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This Carbon-Negative Cabin in Ecuador Sits Lightly in a Tropical Paradise

This Carbon-Negative Cabin in Ecuador Sits Lightly in a Tropical Paradise

The architects’ tiny, modular retreat uses sustainable materials and building techniques to leave the surroundings pristine for the next generation.

When architects Diana Salvador and Javier Mera came together to design Huaira Cabin, a 430-square-foot retreat in Puerto Quito, Ecuador, they identified sustainability and a connection to nature as two major goals. "We use the cabin once a week as our refuge outside the city," Salvador says. "Contact with nature is a very important part of our lives. Huaira Cabin reflects our ideology; we prefer to live simply."

Built on farmland located two and a half hours from Quito, Huaira Cabin is situated on the banks of a small river, named Roncador, and surrounded by cocoa, orange, and banana crops. Puerto Quito is part of Ecuador’s tropical forest and experiences a year-round temperature of about 77 degrees Fahrenheit and plenty of rainfall.

In response to this climate, Salvador and Mera raised the two-level home off the ground on gabions, or cages filled with rocks, to prevent flooding. The void between the earth and the ground floor traps cooler air beneath the interior of the cabin, ventilating and cooling it. Double walls-plywood on the interior and Tetra Pak on the exterior-and a double roof-glass on the interior and Tetra Pak on the exterior-allow cooler air to flow through the layers and wrap around the home. Perforations in the walls and the flooring facilitate cross ventilation.



The cabin is elevated by a system of gabions that act as its foundation and prevent flooding. The rear facade features a teak deck where visitors can sit outdoors.



The two-level cabin opens to the outdoors via a folding glass door.

The architects tied the cabin’s interior to the natural landscape in three different ways. The roof’s metal layer slides open to reveal the inner glass membrane. "The removable layer allows me to control direct sunlight without losing the connection to the sky and the environment," Salvador says. On the rear facade, a floor-to-ceiling glass wall and a folding glass door open the interior to teak decking, the river, and the lush vegetation surrounding the cabin. And on the front facade, a cantilevered glass shower provides the sensation of bathing outdoors.



Perforated plywood walls in the living area facilitate cross ventilation.



A large metal staircase near the kitchen folds up and provides access to the loft-like sleeping area.

An open floor plan provides flexibility for the owners and continues the theme of connection to the natural surroundings. The living room, kitchen, and a bathroom are located on the lower level, while the loft-like bedroom is accessed via a moveable staircase. "Every space has a function, but also gives the sensation of being outdoors," Salvador says. "Taking a shower allows you to see how cocoa is farmed. And at night, instead of counting sheep to go to sleep, you can count stars. Cooking and eating become a meditation exercise."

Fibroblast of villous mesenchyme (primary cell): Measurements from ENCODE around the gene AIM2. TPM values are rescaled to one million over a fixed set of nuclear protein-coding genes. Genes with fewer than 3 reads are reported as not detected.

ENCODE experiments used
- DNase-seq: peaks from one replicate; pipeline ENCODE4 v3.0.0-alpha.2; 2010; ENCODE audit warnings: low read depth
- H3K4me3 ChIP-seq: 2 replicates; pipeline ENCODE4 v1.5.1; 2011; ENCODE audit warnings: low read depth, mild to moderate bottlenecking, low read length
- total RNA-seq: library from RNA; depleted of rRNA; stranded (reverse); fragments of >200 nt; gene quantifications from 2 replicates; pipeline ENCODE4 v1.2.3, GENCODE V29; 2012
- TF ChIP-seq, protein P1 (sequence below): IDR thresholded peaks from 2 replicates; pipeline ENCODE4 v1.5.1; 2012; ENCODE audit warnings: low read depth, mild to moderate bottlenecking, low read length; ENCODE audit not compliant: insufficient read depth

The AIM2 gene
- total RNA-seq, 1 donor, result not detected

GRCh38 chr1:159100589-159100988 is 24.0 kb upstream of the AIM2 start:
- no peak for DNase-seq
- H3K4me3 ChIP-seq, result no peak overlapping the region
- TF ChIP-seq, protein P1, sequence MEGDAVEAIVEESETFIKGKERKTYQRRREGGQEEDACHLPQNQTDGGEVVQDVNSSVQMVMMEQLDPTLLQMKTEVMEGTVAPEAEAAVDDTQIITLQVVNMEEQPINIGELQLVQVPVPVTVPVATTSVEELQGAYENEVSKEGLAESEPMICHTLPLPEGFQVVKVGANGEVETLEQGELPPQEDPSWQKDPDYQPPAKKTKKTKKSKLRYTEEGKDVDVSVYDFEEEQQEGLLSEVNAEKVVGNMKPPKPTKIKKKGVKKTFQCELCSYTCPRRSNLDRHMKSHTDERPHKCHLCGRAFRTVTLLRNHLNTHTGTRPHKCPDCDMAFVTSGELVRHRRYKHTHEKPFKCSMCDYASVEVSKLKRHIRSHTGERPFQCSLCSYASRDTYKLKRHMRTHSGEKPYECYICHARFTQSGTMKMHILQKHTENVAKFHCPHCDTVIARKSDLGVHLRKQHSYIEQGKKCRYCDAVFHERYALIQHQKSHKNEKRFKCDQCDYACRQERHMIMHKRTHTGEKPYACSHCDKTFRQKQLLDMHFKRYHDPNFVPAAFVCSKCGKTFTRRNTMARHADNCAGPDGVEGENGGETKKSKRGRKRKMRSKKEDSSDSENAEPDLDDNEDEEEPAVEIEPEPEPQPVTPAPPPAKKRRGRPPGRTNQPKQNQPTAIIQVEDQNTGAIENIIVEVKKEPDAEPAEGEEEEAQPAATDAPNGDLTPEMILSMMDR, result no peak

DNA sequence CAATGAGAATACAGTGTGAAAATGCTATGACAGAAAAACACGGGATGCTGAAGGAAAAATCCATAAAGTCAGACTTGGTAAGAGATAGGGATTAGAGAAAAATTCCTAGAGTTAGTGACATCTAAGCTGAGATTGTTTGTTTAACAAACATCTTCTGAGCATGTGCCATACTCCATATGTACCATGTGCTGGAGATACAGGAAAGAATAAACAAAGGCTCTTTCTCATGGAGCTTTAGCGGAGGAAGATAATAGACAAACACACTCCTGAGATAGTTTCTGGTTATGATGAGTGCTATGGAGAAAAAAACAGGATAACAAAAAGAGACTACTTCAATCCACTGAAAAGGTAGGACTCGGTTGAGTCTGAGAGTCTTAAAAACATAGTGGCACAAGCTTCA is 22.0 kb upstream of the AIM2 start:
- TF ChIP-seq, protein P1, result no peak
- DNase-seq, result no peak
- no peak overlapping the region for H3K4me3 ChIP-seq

A sparse array of furnishings keeps the flow between the front and back of the cabin clear.



The loft-like sleeping area offers views of the forest.

Though it’s not apparent, the cabin features a modular quality that helps protect the natural landscape. "It’s low-impact and is made up of assembled pieces, like a large-scale Lego construction that can be transported in a single truck," Mera says.

In fact, Huaira Cabin boasts a negative carbon footprint. "We wanted to create a solution without generating more problems or waste," Salvador says. "Design and construction have to be done responsibly. As a client and as a mother, it’s important for me to think about future generations and the quality of the environment they’re going to inherit." Salvador wanted a retreat that would be economically sustainable, too. "When we stay in the city, Huaira can be rented out as a tourism getaway," she says. "This modality allows us to obtain income to pay for the financing."



The outer layer of the roof slides open, revealing a glass ceiling that lets in sunlight and frames views of the sky.



The cantilevered glass shower on the front facade features opaque banding that creates privacy.

In Quechua (the language spoken by Indigenous populations in the Peruvian Andes), "huaira" means wind. It’s a befitting name for a home treads so lightly on the land. "Huaira is the sum of multiple simple processes that solve a great complexity," Mera says. "It’s low-cost, replicable, scalable, modular, expandable, and adaptable to multiple weather conditions." And for Salvador, Huaira Cabin is as tranquil as it is dynamic. "The purpose was to create a continuous experiment that connects to the environment," she says. "It sounds a little bit romantic, but sadly, only a few people know how beneficial nature can be."



Lush vegetation and a small river mark the natural landscape that surrounds the cabin.

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